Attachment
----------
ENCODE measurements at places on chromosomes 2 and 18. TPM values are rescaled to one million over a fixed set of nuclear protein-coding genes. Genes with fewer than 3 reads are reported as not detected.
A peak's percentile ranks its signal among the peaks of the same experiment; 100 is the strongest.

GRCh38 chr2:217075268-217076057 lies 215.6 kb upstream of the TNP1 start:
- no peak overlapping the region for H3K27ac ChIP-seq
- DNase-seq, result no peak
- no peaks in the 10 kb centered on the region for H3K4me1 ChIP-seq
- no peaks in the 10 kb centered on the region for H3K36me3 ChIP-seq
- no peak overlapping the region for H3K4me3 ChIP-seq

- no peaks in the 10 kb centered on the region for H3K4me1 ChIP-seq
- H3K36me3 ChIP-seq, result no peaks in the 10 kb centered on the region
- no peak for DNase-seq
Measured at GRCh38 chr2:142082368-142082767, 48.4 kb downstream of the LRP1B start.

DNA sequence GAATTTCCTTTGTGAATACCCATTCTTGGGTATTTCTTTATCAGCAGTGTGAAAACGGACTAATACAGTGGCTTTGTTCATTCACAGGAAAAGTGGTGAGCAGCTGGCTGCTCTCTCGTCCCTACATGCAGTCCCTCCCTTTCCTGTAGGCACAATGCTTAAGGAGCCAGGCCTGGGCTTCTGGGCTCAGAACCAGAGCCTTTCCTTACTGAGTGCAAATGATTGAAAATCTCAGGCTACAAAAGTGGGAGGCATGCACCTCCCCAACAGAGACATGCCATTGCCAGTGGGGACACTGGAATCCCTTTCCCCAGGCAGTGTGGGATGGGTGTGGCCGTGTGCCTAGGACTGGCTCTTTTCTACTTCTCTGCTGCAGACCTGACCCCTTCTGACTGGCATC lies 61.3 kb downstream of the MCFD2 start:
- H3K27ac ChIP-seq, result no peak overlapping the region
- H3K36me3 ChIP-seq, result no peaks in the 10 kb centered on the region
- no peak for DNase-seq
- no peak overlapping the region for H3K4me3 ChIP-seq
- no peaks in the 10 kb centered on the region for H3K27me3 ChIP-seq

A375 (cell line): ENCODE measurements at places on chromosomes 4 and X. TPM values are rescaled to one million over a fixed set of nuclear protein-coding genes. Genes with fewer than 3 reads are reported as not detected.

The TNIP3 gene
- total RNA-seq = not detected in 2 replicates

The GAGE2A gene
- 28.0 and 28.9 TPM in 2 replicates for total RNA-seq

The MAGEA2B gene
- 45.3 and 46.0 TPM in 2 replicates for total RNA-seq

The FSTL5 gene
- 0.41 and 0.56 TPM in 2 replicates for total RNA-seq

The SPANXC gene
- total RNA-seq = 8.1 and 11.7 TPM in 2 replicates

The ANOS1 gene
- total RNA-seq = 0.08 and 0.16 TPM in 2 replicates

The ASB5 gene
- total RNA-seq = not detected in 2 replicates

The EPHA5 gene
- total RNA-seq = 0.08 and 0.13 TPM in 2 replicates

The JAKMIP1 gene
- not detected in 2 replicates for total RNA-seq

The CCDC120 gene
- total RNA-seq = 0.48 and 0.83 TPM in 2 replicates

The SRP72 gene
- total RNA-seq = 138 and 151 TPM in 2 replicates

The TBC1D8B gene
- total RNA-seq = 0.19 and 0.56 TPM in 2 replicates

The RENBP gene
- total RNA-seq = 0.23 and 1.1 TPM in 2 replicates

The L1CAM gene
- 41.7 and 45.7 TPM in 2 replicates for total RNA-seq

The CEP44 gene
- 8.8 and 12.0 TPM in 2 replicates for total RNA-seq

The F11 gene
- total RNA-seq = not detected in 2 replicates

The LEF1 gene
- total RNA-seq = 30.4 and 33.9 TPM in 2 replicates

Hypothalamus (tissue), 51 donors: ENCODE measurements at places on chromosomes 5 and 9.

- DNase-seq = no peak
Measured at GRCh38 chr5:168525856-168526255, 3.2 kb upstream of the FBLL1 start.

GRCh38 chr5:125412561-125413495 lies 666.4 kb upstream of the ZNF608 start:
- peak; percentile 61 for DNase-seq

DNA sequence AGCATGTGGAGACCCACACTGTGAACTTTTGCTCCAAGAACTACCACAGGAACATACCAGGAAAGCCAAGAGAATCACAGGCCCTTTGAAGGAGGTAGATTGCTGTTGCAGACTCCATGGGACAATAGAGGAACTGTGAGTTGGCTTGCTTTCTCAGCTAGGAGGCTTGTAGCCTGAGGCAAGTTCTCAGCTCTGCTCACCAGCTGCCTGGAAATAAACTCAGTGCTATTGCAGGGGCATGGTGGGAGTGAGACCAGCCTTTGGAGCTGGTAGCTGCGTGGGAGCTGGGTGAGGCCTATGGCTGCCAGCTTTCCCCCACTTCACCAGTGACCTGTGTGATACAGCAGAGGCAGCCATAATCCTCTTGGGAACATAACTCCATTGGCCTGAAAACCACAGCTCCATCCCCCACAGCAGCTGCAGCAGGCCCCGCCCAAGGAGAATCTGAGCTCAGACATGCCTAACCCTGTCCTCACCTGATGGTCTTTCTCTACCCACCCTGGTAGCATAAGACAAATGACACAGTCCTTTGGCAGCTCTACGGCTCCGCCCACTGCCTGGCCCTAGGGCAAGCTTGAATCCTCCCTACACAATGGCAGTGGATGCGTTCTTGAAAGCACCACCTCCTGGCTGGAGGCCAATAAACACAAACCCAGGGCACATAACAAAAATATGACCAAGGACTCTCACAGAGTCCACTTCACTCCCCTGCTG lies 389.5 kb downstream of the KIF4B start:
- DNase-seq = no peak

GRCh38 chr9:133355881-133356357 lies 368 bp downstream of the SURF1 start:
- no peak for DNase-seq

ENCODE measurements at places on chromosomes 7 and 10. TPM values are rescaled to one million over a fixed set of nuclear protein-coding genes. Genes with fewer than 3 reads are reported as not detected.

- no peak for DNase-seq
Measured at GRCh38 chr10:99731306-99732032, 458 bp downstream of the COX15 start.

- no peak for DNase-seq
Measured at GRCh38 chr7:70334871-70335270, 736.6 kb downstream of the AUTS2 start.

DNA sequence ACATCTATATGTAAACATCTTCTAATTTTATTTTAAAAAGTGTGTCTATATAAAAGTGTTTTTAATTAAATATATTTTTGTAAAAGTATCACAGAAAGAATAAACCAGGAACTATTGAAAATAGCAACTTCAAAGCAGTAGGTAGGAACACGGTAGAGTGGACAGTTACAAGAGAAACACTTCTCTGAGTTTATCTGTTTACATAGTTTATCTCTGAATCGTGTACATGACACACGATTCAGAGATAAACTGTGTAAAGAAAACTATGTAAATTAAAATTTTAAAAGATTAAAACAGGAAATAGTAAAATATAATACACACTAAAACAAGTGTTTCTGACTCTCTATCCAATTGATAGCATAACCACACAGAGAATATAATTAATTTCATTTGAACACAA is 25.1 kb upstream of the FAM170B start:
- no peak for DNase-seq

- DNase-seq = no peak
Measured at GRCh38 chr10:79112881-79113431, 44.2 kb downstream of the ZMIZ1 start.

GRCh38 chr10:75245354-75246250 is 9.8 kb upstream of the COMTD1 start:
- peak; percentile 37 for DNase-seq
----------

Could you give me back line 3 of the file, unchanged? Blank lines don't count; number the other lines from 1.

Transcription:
GRCh38 chr2:217075268-217076057 lies 215.6 kb upstream of the TNP1 start: